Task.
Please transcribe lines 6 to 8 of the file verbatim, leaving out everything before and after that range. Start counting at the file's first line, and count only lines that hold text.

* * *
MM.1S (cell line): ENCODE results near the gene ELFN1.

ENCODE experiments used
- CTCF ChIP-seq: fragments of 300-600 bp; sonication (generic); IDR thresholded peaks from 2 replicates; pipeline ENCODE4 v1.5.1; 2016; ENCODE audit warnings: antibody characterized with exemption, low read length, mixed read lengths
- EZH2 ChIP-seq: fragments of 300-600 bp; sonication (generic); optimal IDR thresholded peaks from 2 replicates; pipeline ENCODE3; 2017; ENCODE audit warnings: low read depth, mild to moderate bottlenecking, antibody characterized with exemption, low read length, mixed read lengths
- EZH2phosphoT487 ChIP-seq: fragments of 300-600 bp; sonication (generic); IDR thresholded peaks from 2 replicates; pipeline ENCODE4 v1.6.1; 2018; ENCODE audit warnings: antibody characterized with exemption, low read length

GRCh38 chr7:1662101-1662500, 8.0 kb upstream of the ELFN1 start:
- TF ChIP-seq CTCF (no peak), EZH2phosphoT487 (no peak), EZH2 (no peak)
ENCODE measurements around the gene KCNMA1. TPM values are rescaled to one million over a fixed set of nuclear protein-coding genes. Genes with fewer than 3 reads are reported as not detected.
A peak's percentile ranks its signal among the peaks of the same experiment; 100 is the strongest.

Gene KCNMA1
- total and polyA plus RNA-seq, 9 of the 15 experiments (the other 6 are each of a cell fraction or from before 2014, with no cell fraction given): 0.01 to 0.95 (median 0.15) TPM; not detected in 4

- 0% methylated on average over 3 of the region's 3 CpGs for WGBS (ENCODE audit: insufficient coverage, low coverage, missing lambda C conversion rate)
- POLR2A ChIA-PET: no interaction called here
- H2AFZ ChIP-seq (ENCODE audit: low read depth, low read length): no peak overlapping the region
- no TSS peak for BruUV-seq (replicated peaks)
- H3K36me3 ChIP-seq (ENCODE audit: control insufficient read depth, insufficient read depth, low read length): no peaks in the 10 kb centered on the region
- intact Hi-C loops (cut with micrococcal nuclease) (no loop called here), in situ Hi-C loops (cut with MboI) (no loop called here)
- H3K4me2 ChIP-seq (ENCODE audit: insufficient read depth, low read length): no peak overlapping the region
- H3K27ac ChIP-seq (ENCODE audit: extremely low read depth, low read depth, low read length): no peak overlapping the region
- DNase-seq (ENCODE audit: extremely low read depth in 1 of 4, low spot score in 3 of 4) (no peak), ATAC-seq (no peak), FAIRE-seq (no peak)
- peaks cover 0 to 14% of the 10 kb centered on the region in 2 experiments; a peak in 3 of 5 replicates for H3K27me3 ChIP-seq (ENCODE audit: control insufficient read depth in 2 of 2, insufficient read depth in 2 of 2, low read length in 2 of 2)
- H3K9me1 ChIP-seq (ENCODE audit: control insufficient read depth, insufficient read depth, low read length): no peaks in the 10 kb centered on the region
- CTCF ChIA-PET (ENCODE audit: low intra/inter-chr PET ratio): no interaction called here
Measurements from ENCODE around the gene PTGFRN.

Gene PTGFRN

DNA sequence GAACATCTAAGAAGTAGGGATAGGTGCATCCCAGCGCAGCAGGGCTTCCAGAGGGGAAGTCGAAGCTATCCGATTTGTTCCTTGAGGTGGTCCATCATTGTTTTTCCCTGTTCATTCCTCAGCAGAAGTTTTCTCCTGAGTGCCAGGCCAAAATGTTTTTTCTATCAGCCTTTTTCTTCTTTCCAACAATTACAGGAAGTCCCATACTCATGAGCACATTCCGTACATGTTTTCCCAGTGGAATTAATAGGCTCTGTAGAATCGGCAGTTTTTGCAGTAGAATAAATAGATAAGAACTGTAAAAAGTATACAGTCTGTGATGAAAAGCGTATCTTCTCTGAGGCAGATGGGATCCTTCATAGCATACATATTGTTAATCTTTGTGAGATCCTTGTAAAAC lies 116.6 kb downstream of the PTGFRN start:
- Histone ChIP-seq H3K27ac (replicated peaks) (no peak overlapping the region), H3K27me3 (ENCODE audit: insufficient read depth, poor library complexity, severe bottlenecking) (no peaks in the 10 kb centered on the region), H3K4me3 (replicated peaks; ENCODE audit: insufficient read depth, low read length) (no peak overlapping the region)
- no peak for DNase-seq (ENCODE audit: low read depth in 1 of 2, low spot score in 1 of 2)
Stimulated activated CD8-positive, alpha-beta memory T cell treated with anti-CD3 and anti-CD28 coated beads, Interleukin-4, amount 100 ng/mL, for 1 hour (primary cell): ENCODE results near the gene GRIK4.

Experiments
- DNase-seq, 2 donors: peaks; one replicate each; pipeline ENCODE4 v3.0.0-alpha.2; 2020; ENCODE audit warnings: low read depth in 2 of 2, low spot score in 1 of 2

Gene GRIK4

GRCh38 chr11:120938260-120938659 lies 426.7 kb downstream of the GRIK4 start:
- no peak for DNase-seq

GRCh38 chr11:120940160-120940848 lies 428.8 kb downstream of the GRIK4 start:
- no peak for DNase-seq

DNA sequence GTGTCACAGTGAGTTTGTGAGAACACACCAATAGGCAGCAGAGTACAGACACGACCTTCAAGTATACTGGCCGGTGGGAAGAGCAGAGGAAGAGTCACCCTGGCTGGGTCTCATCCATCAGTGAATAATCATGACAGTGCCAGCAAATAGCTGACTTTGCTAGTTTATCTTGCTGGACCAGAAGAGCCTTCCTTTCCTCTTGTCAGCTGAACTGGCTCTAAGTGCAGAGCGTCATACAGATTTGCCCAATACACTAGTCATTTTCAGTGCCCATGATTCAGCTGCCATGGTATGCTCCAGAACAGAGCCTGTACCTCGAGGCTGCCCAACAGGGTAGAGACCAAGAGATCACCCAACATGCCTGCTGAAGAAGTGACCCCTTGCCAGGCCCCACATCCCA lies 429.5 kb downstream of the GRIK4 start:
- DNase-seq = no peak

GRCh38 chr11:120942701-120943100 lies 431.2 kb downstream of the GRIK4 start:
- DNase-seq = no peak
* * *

GRCh38 chr7:1662101-1662500, 8.0 kb upstream of the ELFN1 start:
- TF ChIP-seq CTCF (no peak), EZH2phosphoT487 (no peak), EZH2 (no peak)
ENCODE measurements around the gene KCNMA1. TPM values are rescaled to one million over a fixed set of nuclear protein-coding genes. Genes with fewer than 3 reads are reported as not detected.